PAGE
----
I need instead to be able to invite people to structures that are entirely familiar except given new powers by Bitcoin. For instance, paying a few sats to open up a space that people can be invited to without needing to sign up for anything new, and then within that space, there are bots and features where those who do have sats can do interesting things that provide value for everyone– like “come to this cool place I paid some sats to create, it’s at this ordinary URL and doesn’t require any unusual tools, here I’ll pay a few sats to put some cool art on the walls for us.”
Then the conversation about how to get a wallet comes when someone wants to do it themselves because they’re already seeing the value flowing and want more control over it.
What is the biggest risk, in your opinion, to Bitcoin achieving mass adoption?
Mungojelly: Bitcoin is so good that the first major attack on it was a nearly identical system also named “Bitcoin.” The concept of “Bitcoin” will continue to be Bitcoin’s largest vulnerability. We have to keep our gaze steady on the underlying goal of allowing all of the people of the world to freely communicate and trade and ignore anything that’s just called “Bitcoin” that doesn’t really empower its users in these fundamental practical ways.
What is a hot take you have on the space?
Mungojelly: Well, I think you hit on my hottest take with your next question, lol, thanks for hearing me, so I’ll just answer there.
I have noticed you making comments on Bitchat and other socials that the pricing of NFTs, services, etc., needs to be cheaper due to the micropayment capabilities of Bitcoin. Can you elaborate on that?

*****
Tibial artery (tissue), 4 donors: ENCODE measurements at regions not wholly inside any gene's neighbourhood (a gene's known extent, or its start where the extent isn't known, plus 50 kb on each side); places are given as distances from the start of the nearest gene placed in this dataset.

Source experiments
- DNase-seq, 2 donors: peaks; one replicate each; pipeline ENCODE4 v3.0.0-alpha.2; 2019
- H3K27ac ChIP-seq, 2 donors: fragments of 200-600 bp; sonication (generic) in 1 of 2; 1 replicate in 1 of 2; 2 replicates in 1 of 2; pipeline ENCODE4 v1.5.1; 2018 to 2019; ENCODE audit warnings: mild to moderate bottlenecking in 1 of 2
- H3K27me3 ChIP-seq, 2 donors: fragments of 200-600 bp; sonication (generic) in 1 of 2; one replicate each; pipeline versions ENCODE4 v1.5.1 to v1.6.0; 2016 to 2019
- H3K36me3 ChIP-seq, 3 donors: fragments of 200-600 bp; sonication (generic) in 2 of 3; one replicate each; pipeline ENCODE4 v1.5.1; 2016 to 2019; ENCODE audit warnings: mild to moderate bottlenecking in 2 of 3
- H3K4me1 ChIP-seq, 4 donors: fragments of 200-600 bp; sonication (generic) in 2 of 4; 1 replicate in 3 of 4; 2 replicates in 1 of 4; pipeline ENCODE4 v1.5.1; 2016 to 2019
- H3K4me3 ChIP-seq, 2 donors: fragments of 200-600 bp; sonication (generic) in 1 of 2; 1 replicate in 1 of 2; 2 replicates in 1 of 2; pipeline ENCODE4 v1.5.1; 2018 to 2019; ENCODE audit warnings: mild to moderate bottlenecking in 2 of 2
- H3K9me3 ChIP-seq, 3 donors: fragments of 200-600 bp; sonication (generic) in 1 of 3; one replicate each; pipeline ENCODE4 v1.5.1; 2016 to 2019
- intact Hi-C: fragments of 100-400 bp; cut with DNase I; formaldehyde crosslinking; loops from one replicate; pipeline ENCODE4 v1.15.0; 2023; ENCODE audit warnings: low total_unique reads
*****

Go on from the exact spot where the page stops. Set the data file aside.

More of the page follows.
Mungojelly: To be clear, it’s not that I want the price of unskilled online labor to be low. I’m not proposing how I think things ought to be. I’m literally a communist, and I’d like the price of labor to be as high as possible, please! What I’m saying that people haven’t wanted to hear, so thanks for giving me this forum, is specifically that the price is currently naturally low and that just denying that reality won’t itself change it. There’s less than a quarter million sats per person on Earth. Most of those sats aren’t currently trying to purchase casual labor online. There are literally billions of people who can do stuff online, and they’re currently working for exactly zero sats! I give my labor away to the richest people in the world all the time for zero sats per forever—getting just one sat for tweeting, or Facebooking would be an infinity percent raise. Allow the price to be what it really is, and we’ll all be better off as the sats start to flow.
Thank you, Mungojelly, for taking the time to answer my questions. I hope the readers understood more about the space from a daily users’ perspective.
This article was lightly edited for clarity and grammatical purposes.